The other issue I noticed was that if I copy the text (e.g. a variable name in greek) from MathCAD to MS Word (using paste special : unicode) then when it is pasted into the word document the font has been changed from unuimath to other fonts, with changed glyphs.

In my system the main text is Times new roman, with one of the phi characteres being shown as Lucinda unicode. I am still able to change the font (in Word) for the text back to the MathCADUniMath font and then get the same glyphs displayed as showed in the actual mathcad sheet. But again that is an extra user action!

This just shows how tricky this stuff can be and how much care is needed.

The new version of pdfFactory (trial version, V4.0) does appear to handle the fonts OK, however I'm not sure if the font embeding has actually happened. The properties section of the pdfFactory indicated that the uniMath was not included as an embedded font (it was on the left hand side of the 'include font' option table!), but could be as a user option.

I need to regenerate a sheet and do the saving to pdf and then post the pdf so others can check.

We all have the font installed though. Just look at the pdf on a computer without Mathcad (or, more accurately, the Mathcad Unimath font) installed. If you can see the characters the font must be embedded in the pdf.

The other issue I noticed was that if I copy the text (e.g. a variable name in greek) from MathCAD to MS Word (using paste special : unicode) then when it is pasted into the word document the font has been changed from unuimath to other fonts, with changed glyphs.

In my system the main text is Times new roman, with one of the phi characteres being shown as Lucinda unicode.

I see the same thing, except that all the characters in Word are Times New Roman. That means one of the phis shows up as capital phi, and changing the font to Mathcad Unimath does not fix it.

>I see the same thing, except that all the characters in Word are Times New Roman. That means one of the phis shows up as capital phi, and changing the font to Mathcad Unimath does not fix it.<

________________________

This is a very complicated business, not new, not worth a discours,

the logic diagram behind would kill a dead stone [something like

the logic of this forum].

Pierre Bézier
Born: Paris, 1910 Died: 1999
Pierre Bézier worked as an engineer for the Renault car company. In the late 1960s he conceived a new curve formulation to represent 3D car body forms on computers.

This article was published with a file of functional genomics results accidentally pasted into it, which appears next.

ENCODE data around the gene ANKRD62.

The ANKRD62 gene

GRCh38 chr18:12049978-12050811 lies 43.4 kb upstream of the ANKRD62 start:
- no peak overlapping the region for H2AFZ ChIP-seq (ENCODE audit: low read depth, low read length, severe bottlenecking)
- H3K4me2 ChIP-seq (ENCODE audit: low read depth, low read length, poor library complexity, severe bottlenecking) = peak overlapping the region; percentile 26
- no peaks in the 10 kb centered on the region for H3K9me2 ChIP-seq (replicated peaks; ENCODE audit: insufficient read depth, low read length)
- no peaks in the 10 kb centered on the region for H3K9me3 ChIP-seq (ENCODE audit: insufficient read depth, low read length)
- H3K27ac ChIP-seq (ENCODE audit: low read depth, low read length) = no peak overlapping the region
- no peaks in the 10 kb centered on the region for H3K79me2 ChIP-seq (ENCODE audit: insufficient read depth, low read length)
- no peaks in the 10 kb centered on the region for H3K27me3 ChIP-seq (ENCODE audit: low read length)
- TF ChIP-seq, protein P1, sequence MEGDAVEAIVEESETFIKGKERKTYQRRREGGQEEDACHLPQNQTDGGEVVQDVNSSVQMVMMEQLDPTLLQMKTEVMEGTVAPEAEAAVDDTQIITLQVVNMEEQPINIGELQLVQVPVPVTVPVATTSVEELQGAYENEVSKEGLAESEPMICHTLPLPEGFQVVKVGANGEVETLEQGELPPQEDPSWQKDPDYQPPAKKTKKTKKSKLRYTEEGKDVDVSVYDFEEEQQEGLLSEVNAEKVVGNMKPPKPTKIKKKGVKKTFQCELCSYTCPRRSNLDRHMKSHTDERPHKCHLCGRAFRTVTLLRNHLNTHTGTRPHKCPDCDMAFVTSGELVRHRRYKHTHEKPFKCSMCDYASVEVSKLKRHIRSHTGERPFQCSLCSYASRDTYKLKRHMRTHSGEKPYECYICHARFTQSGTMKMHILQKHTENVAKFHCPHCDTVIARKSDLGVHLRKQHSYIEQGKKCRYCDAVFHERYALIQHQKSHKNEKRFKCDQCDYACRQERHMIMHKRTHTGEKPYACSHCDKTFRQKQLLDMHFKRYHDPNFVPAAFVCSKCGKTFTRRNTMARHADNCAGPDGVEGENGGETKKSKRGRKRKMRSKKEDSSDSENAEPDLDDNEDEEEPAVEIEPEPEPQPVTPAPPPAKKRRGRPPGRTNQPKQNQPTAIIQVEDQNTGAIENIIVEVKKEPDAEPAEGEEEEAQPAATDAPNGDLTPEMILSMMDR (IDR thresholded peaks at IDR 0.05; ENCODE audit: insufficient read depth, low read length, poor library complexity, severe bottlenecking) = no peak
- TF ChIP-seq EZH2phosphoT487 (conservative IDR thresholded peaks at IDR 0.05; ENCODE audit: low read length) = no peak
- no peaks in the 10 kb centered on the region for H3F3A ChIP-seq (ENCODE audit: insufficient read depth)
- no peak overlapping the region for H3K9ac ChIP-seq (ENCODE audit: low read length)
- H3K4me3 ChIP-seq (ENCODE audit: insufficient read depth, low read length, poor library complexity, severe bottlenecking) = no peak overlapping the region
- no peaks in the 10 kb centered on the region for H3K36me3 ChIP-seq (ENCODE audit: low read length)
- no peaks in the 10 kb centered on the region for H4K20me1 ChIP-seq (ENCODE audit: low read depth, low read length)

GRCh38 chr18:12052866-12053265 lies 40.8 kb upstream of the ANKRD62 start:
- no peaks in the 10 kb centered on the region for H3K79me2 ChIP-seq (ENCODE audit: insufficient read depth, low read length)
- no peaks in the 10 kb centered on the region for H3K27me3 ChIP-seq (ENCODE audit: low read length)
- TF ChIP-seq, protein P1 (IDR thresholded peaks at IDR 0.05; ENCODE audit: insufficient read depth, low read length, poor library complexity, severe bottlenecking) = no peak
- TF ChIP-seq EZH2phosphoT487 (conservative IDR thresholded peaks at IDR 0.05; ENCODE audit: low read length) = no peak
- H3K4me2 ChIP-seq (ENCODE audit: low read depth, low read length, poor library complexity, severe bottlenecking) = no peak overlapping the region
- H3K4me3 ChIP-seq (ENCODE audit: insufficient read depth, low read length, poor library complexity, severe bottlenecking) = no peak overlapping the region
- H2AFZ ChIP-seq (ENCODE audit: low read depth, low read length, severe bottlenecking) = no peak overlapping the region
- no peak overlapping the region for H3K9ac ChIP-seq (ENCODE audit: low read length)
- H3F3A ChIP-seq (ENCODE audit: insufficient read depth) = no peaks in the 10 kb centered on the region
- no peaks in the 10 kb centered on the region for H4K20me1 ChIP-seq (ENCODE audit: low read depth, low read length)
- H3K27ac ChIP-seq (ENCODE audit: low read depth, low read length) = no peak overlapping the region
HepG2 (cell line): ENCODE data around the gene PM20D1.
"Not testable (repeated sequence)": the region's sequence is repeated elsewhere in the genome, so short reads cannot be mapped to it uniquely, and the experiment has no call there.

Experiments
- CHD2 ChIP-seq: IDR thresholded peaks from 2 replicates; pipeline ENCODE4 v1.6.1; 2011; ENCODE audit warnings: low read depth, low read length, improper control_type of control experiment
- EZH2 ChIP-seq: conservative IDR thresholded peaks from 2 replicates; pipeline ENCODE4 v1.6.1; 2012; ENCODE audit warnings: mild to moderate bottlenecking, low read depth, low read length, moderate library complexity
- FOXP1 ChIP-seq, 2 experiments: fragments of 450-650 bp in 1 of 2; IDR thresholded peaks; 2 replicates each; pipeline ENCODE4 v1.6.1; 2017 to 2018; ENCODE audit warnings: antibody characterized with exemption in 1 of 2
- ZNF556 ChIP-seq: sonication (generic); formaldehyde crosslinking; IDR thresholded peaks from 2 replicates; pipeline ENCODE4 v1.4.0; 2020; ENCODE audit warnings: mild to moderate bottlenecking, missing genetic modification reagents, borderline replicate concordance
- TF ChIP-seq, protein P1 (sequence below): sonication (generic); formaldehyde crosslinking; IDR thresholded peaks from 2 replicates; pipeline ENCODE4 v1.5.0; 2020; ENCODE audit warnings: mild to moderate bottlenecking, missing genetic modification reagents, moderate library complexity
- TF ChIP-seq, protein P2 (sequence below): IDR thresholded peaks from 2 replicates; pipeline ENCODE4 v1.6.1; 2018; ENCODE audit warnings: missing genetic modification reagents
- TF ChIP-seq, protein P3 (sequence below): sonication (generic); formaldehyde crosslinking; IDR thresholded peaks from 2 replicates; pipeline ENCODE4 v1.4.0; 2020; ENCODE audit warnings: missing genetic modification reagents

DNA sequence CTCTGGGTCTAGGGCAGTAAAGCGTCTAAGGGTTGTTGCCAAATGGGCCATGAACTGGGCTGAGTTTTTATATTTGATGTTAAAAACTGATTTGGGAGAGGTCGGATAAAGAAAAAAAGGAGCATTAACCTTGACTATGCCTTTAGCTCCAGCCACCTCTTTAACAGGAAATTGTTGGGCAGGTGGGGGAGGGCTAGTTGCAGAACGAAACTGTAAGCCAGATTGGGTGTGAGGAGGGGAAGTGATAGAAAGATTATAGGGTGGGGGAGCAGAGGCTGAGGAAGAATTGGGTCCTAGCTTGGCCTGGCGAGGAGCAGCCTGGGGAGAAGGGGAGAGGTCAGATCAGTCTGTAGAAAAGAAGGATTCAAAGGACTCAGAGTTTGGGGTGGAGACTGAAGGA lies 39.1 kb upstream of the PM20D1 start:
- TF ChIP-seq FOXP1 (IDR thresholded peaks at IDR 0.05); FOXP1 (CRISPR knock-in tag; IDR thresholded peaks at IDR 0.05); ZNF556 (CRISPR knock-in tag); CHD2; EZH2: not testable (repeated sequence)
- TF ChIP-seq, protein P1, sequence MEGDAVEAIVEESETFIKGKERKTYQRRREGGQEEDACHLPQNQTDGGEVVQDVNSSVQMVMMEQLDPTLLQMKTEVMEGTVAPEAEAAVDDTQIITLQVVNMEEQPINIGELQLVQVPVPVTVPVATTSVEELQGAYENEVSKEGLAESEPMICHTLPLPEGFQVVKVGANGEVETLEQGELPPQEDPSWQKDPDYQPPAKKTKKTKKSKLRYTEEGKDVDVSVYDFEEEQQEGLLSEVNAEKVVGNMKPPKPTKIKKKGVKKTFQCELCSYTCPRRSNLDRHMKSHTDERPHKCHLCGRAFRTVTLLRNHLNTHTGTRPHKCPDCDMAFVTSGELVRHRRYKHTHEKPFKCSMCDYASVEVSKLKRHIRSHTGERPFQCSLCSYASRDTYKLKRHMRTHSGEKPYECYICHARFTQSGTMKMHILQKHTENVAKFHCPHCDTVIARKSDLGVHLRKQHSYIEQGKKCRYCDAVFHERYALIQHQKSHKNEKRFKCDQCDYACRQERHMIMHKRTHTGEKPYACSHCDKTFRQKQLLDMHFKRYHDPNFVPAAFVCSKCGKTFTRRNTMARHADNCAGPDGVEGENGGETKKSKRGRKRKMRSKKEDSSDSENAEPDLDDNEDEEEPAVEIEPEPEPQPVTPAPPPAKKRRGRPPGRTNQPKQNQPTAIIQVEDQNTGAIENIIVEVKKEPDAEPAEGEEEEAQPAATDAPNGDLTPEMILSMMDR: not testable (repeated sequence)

Bézier curves, in their two-dimensional form, are now the basis of almost all common graphics programs (such as Adobe Illustrator and Corel Draw), following their adoption as the standard curve of the PostScript language. Most outline fonts, including TrueType and PostScript Type 1 (but not Ikarus) are stored as Bézier curves.
The standard Bézier curve, used throughout PostScript and in many drawing programs, is a parametric cubic (or third order) curve defined by its two end-points and two control-points, which in general are not on the curve. As well as other characteristics, the control-points define the tangents of the curve as it leaves the two end-points. A Bézier curve always remains inside a polygon drawn around all of its points (the “convex hull”).
The curves of TrueType are a quadratic (second order) version of Bézier curves, having two end-points but only one off-curve control-point. The single off-curve point then defines both tangent vectors, while the curve remains within the triangular convex hull.
PS = cubic ... TT = quadratic
Tout le monde (ou presque) connaît Pierre Bézier et ses fameuses courbes. Mais ce que l'on sait moins, c'est que, parallèlement aux travaux P. Bézier (qui travaillait chez Renault), Paul de Casteljau qui travaillait chez Citroën [ 2 ] menait le même type de travaux [ 1bis ].
Paul de Faget de Casteljau est né en 1930 à Besançon. Il est mathématicien et physicien et a fait ses études à l'Ecole Normale Supérieure de Paris. Ses découvertes majeures est celle des formes à pôle dès 1959 et surtout l'algorithme qui porte son nom et qui permet de représenter des courbes de Bézier à partir de polynômes de Bernstein. Ce dernier point est capital. Sans l'algorithme de de Casteljau, la représentation informatique des courbes de Bézier et leur utilisation au quotidien n'aurait pas été ce qu'elle est aujourd'hui, voire aurait été tout à fait impossible. Dans son livre Fontes et codages, Y. Haralambous est formel sur ce point :
“Il est dommage que le nom de Paul de Casteljau soit moins connu que celui de Bézier, puisque les courbes du deuxième n'auraient que très peu d'intérêt sans l'algorithme du premier.“ D'ailleurs et fort heureusement Pierre Bézier lui-même reconnaît l'apport de de Casteljau pour ses propres recherches. “Plus sérieusement, la propriété intellectuelle sur ce travail devrait pourtant être partagée avec Paul de Casteljau, dont je ne manque jamais de citer la contribution.“ [ 1 ]
Le principe de base de l'algorithme de de Casteljau est qu'une restriction d'une courbe de Bézier est aussi une courbe de Bézier. L'algorithme de de Casteljau est dit récursif [ 3, 4 ]
_______________________________
Conclusively:
1. de Casteljay runs either Bézier cubic or quadratic for fonts
2. professional PDF converters will convert any scalable forms
3. and take bitmaps as is

"font smoothing" a Microsoft expression and option

that's what it means.